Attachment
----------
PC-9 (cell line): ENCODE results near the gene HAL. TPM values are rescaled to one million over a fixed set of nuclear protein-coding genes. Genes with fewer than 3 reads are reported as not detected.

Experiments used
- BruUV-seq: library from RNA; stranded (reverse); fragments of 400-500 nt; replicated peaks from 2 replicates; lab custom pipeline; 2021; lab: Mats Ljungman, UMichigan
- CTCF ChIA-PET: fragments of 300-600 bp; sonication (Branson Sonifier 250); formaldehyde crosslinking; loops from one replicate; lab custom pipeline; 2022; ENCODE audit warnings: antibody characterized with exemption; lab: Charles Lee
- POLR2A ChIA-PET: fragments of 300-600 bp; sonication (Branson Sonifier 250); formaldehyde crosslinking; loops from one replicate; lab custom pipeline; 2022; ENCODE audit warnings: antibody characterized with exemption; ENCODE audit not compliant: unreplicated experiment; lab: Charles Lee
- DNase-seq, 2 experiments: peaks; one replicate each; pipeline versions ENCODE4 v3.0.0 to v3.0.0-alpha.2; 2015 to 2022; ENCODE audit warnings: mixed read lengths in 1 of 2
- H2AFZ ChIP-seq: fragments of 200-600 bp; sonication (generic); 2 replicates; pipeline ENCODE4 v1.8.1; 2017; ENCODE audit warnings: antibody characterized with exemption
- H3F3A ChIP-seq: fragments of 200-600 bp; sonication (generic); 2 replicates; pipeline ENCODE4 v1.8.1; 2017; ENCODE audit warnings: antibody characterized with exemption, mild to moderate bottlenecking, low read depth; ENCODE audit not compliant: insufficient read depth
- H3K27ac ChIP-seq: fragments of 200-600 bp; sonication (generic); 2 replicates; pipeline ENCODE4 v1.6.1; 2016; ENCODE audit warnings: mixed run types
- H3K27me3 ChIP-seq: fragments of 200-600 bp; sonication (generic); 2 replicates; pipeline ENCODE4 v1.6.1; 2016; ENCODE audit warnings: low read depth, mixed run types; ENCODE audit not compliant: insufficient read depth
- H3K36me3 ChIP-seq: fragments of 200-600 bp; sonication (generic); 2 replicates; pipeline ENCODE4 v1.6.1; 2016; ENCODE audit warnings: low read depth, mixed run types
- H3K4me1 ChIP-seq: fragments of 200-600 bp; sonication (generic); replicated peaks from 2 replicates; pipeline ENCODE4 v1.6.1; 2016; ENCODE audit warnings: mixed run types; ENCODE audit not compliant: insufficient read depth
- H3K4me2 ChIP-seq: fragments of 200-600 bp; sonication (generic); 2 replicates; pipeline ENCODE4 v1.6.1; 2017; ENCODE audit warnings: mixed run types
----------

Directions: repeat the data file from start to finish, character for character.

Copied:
PC-9 (cell line): ENCODE results near the gene HAL. TPM values are rescaled to one million over a fixed set of nuclear protein-coding genes. Genes with fewer than 3 reads are reported as not detected.

Experiments used
- BruUV-seq: library from RNA; stranded (reverse); fragments of 400-500 nt; replicated peaks from 2 replicates; lab custom pipeline; 2021; lab: Mats Ljungman, UMichigan
- CTCF ChIA-PET: fragments of 300-600 bp; sonication (Branson Sonifier 250); formaldehyde crosslinking; loops from one replicate; lab custom pipeline; 2022; ENCODE audit warnings: antibody characterized with exemption; lab: Charles Lee
- POLR2A ChIA-PET: fragments of 300-600 bp; sonication (Branson Sonifier 250); formaldehyde crosslinking; loops from one replicate; lab custom pipeline; 2022; ENCODE audit warnings: antibody characterized with exemption; ENCODE audit not compliant: unreplicated experiment; lab: Charles Lee
- DNase-seq, 2 experiments: peaks; one replicate each; pipeline versions ENCODE4 v3.0.0 to v3.0.0-alpha.2; 2015 to 2022; ENCODE audit warnings: mixed read lengths in 1 of 2
- H2AFZ ChIP-seq: fragments of 200-600 bp; sonication (generic); 2 replicates; pipeline ENCODE4 v1.8.1; 2017; ENCODE audit warnings: antibody characterized with exemption
- H3F3A ChIP-seq: fragments of 200-600 bp; sonication (generic); 2 replicates; pipeline ENCODE4 v1.8.1; 2017; ENCODE audit warnings: antibody characterized with exemption, mild to moderate bottlenecking, low read depth; ENCODE audit not compliant: insufficient read depth
- H3K27ac ChIP-seq: fragments of 200-600 bp; sonication (generic); 2 replicates; pipeline ENCODE4 v1.6.1; 2016; ENCODE audit warnings: mixed run types
- H3K27me3 ChIP-seq: fragments of 200-600 bp; sonication (generic); 2 replicates; pipeline ENCODE4 v1.6.1; 2016; ENCODE audit warnings: low read depth, mixed run types; ENCODE audit not compliant: insufficient read depth
- H3K36me3 ChIP-seq: fragments of 200-600 bp; sonication (generic); 2 replicates; pipeline ENCODE4 v1.6.1; 2016; ENCODE audit warnings: low read depth, mixed run types
- H3K4me1 ChIP-seq: fragments of 200-600 bp; sonication (generic); replicated peaks from 2 replicates; pipeline ENCODE4 v1.6.1; 2016; ENCODE audit warnings: mixed run types; ENCODE audit not compliant: insufficient read depth
- H3K4me2 ChIP-seq: fragments of 200-600 bp; sonication (generic); 2 replicates; pipeline ENCODE4 v1.6.1; 2017; ENCODE audit warnings: mixed run types